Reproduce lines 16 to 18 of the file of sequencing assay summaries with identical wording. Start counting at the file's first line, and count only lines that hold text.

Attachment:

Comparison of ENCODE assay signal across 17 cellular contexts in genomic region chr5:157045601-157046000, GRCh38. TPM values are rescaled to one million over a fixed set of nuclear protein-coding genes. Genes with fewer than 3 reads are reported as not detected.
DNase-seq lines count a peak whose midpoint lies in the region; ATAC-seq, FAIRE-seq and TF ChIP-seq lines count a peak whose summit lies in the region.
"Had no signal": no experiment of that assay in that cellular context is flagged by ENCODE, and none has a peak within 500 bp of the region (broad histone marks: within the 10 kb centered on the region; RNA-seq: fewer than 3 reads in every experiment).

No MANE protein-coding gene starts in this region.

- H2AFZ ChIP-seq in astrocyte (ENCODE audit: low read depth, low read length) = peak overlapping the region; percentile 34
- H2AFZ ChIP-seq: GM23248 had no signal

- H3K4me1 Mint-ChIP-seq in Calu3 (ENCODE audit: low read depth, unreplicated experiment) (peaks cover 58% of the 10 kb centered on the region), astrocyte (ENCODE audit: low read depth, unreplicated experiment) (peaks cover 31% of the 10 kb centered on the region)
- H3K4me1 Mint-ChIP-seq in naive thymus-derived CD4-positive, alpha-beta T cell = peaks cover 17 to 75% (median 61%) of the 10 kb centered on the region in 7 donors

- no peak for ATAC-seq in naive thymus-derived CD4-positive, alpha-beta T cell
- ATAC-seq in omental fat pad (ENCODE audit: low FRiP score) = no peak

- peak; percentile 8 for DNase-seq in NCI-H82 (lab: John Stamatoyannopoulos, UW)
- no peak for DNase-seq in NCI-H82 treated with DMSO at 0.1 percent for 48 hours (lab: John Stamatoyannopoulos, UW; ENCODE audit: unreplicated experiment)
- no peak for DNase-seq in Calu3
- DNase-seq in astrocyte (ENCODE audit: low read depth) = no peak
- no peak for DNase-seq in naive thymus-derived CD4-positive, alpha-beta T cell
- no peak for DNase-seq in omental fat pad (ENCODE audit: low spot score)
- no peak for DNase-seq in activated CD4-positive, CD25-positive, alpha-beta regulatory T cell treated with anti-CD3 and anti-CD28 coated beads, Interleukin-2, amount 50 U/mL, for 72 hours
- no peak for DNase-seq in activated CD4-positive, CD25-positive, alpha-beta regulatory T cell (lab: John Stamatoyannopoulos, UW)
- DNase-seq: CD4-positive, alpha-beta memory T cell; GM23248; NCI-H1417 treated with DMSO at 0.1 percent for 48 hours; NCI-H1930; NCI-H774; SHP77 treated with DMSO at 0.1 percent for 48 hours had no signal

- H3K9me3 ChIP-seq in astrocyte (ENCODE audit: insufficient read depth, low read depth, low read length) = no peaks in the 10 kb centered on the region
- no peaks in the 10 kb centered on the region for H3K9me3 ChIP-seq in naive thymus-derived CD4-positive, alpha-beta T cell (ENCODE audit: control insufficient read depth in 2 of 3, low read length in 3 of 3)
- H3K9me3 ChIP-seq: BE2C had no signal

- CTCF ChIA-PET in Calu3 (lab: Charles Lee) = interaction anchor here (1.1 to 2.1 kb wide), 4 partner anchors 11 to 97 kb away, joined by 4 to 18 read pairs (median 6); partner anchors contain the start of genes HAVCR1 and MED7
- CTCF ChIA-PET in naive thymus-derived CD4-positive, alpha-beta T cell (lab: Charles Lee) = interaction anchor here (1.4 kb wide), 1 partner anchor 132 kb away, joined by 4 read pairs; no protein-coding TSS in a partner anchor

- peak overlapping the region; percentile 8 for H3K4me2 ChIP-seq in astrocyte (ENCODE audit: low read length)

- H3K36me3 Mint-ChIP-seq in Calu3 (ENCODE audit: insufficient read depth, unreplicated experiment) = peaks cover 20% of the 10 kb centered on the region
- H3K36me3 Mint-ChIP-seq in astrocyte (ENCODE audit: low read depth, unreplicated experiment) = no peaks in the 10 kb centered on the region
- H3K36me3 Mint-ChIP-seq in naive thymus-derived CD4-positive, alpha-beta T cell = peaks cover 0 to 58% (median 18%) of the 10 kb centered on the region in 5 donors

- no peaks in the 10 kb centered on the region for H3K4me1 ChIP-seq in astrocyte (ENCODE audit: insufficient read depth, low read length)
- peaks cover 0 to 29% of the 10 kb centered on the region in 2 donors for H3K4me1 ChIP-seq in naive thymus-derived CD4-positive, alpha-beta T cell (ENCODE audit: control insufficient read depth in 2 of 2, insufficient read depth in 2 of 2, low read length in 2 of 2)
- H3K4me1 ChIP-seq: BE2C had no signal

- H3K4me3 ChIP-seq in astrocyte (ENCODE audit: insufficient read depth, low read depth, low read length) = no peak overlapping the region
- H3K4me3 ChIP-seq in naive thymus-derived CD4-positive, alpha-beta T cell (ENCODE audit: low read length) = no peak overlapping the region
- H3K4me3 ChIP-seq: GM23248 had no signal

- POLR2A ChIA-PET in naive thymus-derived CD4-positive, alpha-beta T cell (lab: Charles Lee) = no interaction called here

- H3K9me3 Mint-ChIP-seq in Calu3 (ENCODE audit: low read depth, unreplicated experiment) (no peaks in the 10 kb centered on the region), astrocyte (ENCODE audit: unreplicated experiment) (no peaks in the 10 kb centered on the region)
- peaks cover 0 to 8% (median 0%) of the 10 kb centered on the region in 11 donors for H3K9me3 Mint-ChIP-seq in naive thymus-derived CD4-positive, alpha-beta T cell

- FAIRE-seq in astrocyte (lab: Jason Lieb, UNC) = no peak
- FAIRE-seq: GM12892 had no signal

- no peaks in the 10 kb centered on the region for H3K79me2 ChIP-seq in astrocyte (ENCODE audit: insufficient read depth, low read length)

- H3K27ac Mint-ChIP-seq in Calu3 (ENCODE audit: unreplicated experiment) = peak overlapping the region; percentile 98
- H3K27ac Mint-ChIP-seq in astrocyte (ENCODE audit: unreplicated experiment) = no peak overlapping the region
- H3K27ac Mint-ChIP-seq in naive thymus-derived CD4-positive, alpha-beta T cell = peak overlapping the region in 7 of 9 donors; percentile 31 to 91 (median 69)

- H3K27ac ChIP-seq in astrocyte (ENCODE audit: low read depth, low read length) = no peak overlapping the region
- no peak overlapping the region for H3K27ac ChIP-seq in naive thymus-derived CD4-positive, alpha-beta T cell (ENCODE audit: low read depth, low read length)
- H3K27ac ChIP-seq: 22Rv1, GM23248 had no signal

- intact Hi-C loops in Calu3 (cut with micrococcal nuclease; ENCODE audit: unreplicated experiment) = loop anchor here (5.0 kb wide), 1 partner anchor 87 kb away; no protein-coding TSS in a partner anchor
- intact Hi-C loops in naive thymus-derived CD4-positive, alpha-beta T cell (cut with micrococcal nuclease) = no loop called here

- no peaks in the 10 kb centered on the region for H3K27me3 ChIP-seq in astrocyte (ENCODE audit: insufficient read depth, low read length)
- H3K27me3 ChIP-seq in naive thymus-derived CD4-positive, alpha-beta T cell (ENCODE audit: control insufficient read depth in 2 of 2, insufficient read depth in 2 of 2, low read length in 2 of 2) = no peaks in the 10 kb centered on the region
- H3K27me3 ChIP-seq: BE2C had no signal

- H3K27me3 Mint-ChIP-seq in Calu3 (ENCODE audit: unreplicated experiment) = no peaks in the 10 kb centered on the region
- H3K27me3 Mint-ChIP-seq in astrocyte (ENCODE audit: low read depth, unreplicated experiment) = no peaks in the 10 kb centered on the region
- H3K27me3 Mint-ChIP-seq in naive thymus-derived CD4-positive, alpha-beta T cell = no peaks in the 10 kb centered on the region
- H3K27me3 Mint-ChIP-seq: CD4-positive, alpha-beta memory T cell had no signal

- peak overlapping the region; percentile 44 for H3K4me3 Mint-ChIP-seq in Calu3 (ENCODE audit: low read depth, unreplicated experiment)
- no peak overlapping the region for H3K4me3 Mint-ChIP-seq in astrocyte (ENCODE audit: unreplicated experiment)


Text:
- no peak for DNase-seq in omental fat pad (ENCODE audit: low spot score)
- no peak for DNase-seq in activated CD4-positive, CD25-positive, alpha-beta regulatory T cell treated with anti-CD3 and anti-CD28 coated beads, Interleukin-2, amount 50 U/mL, for 72 hours
- no peak for DNase-seq in activated CD4-positive, CD25-positive, alpha-beta regulatory T cell (lab: John Stamatoyannopoulos, UW)